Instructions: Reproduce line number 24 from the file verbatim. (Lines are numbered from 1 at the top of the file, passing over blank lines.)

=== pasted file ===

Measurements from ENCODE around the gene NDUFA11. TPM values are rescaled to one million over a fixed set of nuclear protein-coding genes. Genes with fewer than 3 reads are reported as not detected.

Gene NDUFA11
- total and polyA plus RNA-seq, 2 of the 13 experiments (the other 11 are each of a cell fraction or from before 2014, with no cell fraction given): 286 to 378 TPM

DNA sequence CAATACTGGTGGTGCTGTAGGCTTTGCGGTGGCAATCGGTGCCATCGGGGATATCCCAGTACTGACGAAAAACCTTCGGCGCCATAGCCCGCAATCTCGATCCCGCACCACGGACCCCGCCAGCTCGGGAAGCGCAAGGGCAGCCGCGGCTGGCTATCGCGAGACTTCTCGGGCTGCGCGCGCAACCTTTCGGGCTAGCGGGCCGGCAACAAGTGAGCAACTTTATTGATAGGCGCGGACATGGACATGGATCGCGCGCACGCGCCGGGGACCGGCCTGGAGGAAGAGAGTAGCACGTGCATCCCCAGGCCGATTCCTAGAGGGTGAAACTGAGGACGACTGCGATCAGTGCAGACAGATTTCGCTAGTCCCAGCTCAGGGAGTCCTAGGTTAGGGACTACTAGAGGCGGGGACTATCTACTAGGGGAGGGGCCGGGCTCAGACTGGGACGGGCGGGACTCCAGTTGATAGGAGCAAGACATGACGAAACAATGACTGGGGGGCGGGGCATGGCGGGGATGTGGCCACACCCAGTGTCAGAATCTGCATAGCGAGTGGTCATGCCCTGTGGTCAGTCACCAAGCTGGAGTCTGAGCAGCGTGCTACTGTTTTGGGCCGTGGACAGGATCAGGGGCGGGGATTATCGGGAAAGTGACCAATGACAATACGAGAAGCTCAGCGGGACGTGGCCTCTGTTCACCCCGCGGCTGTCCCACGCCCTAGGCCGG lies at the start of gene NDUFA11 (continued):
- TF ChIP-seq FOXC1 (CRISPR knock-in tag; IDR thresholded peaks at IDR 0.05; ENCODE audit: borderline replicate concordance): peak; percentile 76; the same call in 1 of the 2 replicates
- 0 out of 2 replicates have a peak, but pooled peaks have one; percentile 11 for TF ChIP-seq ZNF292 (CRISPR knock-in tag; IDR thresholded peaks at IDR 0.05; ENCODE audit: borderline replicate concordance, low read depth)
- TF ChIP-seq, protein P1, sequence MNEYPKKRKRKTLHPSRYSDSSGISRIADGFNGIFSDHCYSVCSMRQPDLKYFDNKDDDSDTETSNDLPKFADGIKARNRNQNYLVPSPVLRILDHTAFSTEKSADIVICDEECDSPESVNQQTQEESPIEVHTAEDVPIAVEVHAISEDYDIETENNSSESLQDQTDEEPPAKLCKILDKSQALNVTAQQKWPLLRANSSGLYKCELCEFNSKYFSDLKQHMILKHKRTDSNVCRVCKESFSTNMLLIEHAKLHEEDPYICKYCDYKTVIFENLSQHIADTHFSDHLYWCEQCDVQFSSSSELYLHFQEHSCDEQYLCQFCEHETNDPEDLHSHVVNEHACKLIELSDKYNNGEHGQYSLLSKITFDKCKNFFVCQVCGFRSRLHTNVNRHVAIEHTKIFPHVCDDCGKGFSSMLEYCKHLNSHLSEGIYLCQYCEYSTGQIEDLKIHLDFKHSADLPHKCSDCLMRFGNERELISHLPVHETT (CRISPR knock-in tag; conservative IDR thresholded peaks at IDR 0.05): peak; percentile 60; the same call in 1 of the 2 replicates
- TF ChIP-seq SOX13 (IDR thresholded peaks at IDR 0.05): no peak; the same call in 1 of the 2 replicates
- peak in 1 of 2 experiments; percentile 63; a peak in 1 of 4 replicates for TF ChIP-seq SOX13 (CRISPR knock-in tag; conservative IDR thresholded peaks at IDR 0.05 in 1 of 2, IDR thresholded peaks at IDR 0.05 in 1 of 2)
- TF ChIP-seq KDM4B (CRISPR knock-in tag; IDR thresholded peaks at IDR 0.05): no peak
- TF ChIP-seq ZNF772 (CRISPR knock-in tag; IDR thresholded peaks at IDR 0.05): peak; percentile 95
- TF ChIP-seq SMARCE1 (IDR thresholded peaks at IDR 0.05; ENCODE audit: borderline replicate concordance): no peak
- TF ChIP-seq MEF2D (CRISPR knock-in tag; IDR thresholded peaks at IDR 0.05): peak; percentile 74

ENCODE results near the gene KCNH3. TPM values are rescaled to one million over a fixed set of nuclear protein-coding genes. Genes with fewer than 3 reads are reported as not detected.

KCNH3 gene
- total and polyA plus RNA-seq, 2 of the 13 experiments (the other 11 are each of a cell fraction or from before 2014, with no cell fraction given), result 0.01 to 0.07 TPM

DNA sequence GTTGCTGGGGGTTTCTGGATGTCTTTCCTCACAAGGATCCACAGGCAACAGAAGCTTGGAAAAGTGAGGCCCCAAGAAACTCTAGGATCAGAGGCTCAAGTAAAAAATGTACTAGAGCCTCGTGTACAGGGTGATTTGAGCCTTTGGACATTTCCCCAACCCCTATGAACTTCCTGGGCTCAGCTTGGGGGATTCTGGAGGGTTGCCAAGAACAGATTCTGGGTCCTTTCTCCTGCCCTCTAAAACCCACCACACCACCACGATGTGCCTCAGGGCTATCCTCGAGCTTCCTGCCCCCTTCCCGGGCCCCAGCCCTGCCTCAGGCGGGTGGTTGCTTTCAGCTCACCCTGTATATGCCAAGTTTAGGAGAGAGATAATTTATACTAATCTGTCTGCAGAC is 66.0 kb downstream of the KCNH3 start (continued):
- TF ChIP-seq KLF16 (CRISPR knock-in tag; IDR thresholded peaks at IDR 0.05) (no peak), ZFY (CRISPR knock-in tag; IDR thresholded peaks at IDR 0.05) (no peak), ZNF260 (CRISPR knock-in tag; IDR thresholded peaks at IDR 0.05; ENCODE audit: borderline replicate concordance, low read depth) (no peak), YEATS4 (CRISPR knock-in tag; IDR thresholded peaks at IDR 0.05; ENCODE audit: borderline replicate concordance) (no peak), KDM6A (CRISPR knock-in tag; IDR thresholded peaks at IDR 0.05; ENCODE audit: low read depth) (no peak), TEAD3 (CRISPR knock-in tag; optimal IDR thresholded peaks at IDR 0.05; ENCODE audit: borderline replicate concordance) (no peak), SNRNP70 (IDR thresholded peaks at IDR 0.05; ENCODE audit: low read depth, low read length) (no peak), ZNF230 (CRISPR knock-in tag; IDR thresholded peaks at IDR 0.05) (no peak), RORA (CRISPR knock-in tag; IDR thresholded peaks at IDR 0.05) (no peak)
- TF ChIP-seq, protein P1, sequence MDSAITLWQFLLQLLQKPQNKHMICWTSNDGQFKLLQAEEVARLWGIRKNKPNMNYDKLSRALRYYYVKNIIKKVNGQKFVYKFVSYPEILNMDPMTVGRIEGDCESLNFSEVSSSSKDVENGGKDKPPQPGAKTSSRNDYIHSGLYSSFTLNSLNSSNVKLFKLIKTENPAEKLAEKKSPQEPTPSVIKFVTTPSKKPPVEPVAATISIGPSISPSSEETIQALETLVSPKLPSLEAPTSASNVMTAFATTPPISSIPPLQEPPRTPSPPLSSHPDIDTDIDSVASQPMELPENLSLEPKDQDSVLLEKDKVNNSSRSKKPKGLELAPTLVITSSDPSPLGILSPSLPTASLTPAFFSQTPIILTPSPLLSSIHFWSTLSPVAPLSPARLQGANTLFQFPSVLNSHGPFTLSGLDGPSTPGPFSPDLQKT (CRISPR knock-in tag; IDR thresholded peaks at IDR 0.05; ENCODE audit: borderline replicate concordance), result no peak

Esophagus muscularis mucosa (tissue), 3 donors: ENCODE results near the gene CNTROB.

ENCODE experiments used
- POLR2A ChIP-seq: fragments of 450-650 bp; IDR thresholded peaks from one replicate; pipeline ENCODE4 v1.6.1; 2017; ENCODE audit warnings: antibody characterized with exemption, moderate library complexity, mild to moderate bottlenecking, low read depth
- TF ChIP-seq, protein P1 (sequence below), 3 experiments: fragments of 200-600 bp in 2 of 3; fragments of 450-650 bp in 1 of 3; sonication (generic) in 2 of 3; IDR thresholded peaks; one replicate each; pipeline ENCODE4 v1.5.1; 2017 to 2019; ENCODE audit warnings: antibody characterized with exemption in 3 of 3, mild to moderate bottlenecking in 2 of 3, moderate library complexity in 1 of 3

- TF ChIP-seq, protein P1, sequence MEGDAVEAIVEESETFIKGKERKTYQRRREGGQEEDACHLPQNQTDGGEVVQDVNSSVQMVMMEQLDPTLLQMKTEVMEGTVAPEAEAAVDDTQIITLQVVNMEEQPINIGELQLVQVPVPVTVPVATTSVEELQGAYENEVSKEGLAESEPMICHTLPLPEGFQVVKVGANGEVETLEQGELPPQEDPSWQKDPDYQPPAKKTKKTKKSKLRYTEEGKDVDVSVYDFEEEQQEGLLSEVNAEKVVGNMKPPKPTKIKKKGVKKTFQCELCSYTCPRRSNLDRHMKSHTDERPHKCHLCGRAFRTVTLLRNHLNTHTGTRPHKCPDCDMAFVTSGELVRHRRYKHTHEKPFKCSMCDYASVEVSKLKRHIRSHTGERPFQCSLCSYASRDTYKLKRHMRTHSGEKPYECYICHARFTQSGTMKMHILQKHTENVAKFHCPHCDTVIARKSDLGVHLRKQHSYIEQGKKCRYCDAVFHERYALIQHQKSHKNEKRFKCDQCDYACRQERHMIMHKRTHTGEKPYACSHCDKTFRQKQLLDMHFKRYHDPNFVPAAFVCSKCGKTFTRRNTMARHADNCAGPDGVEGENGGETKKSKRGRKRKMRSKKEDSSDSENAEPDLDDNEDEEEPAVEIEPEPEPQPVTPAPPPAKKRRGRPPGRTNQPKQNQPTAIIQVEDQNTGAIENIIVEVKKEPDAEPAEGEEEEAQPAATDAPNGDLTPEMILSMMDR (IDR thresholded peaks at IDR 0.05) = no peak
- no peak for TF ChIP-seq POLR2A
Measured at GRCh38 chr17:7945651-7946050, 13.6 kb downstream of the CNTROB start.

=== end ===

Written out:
- TF ChIP-seq, protein P1, sequence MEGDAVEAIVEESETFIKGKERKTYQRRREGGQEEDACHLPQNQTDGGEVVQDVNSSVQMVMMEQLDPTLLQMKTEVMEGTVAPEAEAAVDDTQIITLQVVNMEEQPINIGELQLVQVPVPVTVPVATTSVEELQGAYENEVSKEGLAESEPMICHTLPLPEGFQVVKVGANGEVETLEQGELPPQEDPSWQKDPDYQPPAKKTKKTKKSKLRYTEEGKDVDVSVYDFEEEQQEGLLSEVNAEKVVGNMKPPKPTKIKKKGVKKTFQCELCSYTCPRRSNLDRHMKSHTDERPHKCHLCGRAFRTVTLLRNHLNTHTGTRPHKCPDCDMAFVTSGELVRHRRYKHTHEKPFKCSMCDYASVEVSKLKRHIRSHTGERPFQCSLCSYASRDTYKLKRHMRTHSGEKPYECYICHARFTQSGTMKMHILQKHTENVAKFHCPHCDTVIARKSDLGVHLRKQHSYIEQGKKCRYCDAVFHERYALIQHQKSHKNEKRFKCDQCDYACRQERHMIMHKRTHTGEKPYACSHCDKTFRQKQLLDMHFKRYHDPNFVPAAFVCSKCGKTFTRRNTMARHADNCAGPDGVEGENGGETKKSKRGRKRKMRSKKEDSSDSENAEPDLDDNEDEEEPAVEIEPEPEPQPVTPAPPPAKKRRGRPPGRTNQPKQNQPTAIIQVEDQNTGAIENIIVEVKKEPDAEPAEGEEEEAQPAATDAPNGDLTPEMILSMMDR (IDR thresholded peaks at IDR 0.05) = no peak